The idea here is that no matter what people say, you are the one making the choice in the end. But it doesn’t mean that you can’t get guidance and input from others.

There’s a small story that led to this post. Every once in a while, my mom or dad would suggest something to me. It used to be that my first reaction was to rebel in my mind. “They don’t own me! They can’t tell me what to do with my life!

But it’s a stupid reaction. So I suppressed it. Instead, I thought about the content of the advice. It turns out that they were usually right and that their advice was pretty darn good.

So I think that we all need to be able to do that. To listen to people’s advice and hear their message for what it really is. Afterwards, you can do whatever you want and ruin your own life (just don’t ruin mine). But don’t go out and do something while ignoring everyone’s advice then act all surprised and sad when everything goes bad later.

Yes, you have freedom. No, you shouldn’t use it to do whatever you like.

So when your choices are suddenly limited and filtered out (whether by the situation or by other people), don’t suddenly get angry and complain that your “freedom is being taken away!”. Ask yourself if the good choices were the ones that disappeared. If the only things that disappeared were the bad choices, then perhaps it’s just a teeeeeeny bit useless to get angry about it.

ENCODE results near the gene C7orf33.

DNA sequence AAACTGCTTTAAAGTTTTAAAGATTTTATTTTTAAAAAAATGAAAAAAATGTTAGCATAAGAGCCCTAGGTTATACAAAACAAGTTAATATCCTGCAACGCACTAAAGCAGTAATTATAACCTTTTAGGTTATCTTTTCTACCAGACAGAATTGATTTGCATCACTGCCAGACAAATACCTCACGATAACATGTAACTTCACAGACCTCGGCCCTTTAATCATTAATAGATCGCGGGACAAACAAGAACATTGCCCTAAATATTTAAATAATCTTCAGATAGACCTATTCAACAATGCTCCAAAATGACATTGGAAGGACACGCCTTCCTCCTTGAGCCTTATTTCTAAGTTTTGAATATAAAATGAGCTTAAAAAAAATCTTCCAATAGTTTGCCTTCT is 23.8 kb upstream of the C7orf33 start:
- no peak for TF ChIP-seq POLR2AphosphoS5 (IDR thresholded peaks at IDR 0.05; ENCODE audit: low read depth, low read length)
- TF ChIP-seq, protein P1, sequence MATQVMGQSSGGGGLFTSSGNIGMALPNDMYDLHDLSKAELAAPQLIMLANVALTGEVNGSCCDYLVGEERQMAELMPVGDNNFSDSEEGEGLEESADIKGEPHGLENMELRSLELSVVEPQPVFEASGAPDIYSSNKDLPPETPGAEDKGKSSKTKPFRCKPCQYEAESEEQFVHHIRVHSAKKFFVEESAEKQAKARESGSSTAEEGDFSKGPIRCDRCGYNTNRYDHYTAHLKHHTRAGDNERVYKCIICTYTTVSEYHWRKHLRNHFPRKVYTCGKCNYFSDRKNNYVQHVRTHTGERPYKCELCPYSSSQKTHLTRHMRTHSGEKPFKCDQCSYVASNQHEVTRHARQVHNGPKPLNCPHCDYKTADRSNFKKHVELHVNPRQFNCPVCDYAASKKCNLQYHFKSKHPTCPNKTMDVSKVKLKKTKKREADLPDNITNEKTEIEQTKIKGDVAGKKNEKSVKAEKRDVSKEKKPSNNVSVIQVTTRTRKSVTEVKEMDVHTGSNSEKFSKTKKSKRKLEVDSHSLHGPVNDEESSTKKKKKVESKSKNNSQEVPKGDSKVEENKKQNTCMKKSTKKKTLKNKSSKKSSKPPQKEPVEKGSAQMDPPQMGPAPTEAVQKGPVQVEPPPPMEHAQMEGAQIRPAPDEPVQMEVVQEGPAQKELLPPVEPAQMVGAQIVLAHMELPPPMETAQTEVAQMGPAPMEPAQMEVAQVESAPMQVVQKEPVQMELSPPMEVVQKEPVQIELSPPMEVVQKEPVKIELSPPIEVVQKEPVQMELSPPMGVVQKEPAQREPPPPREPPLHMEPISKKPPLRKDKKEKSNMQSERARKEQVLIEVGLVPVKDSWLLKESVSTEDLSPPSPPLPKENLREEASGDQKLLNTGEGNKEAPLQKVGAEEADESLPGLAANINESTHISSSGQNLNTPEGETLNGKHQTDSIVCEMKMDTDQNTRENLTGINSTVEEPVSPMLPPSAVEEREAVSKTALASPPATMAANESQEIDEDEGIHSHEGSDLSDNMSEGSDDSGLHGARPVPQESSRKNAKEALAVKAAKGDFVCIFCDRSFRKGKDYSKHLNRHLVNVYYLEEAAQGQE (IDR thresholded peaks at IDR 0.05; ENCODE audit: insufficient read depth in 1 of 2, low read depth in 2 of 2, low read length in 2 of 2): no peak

I don’t really want all choices to be open to me. I just want the choices that are right for me to be open to me.

The paradox of choice

After all, it’s actually bad for us when we have too much choice. The paradox of choice states that when there are too many options available to us, we get paralyzed. After all, we want the best choice, right? That also means that we have to research EVERY. SINGLE. ONE. And that simply overwhelms us and paralyzes us.

So I’m actually fine with having my choices limited. As long as the choices that are limited are the ones that were bad for me anyway. So please please start limiting your own choices. The people who feel like they can do anything are the same people who are the dictators and evil governments of the world.

It’s my hope and prayer that when a bad choice comes along, my family and friends would be there to support me. But I don’t want them to support me in whatever choice I make. NO. I want them to support me in choosing what is right. And telling me what is wrong.

And hey, it turns out that I have an awesome family and awesome friends. It seems that it might just work out…

Conclusion: Summing it up, I know that there’s a gray area in making choices where no one is really sure whether it’s right or wrong. That’s NOT what this post is about. This post is about the choices that you know and that everyone knows is wrong, but we somehow want to defend anyway. I don’t think we should.